9. After 53 years as a T1D, I have many episodes with serious lows, too. The “funniest” happened on my 1st day as a middle school special ed. teacher. I had taken the class to lunch, supposedly ate my lunch while going to the office to check my mail box, make sure the boys were following instructions, etc. I sort of slid down the stairs to the exit on the way to my mobile unit. When I passed out on the sidewalk, the boys figured class was over and left me prone in the gravel. Luckily, a fellow T1D teacher assistant found me, had a student get the principal, She brought a soda and called an ambulance (her first experience with a severe low). The boys were given a lesson about diabetes the next day. By the way, after that, I had one student in each class designated to get help from an adult if this ever happened again.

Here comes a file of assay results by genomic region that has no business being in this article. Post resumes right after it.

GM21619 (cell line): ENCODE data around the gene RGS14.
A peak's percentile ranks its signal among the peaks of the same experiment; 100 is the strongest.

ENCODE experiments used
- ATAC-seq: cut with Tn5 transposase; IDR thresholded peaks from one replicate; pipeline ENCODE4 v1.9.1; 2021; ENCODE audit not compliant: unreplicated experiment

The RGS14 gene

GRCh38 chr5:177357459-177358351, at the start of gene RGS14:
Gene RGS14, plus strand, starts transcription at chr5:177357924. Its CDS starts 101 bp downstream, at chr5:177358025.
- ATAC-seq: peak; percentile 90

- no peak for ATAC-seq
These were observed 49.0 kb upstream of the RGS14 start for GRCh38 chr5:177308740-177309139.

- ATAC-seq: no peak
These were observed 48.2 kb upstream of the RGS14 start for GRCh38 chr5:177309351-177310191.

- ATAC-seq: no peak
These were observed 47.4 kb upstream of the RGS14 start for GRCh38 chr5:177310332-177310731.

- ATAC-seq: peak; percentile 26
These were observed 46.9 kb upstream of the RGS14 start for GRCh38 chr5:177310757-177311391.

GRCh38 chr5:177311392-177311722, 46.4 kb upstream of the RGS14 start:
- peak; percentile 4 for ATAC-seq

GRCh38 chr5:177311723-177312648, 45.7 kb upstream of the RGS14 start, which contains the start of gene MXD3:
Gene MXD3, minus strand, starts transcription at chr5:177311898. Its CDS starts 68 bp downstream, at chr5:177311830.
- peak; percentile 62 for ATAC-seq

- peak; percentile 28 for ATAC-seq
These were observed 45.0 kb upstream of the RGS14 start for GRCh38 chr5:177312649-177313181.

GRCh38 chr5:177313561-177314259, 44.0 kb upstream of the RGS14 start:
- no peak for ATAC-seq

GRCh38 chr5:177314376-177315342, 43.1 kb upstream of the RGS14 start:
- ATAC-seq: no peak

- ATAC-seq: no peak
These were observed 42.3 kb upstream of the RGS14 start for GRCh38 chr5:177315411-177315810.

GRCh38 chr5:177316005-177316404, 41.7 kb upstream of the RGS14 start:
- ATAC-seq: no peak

PS Alice, 1/2 can of soda should bring your sugar up 50 points. give it at least 15 minutes before checking again. It may take longer, but if you take too much your sugar will spike later!

    Posted by Trudi Peters |
  10. Don’t let an employer discriminate against you because of your diabetes. ADA requires employers to make reasonable accommadations for your condition. Since I retired from teaching, I have worked as a “host” in a museum-type setting. I was told that my “lows” caused others to not be able to perform their job when I requested a break to monitor and treat BG lows. The HR dept. corrected the error. The supervisor was reminded how many people would be needed were I to pass out, and as of this writing, all is well.

    Posted by Trudi Peters |